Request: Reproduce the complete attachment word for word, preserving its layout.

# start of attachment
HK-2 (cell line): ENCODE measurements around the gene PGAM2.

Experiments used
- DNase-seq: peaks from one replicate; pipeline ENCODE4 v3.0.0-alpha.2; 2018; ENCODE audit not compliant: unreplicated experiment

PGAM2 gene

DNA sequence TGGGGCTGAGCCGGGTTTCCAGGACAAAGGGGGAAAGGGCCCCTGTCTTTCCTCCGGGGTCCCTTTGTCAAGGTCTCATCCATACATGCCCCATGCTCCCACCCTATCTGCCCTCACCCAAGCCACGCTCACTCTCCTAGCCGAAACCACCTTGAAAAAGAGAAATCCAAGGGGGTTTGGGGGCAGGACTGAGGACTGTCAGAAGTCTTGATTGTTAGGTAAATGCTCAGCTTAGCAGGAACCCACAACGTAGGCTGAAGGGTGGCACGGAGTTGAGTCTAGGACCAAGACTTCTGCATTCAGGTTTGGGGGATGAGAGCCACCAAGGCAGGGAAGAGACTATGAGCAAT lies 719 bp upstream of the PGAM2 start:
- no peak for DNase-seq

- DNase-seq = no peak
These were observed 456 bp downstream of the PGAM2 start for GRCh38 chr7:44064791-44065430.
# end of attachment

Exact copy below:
HK-2 (cell line): ENCODE measurements around the gene PGAM2.

Experiments used
- DNase-seq: peaks from one replicate; pipeline ENCODE4 v3.0.0-alpha.2; 2018; ENCODE audit not compliant: unreplicated experiment

PGAM2 gene

DNA sequence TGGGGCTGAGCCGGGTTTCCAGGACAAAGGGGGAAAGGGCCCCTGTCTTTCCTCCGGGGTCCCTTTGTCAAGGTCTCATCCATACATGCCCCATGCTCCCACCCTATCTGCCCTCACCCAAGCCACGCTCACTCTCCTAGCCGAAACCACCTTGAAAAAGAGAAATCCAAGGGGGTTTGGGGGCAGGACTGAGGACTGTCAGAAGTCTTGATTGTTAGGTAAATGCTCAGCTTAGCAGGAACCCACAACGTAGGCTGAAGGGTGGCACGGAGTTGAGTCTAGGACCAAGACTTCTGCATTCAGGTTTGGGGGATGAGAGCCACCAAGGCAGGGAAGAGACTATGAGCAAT lies 719 bp upstream of the PGAM2 start:
- no peak for DNase-seq

- DNase-seq = no peak
These were observed 456 bp downstream of the PGAM2 start for GRCh38 chr7:44064791-44065430.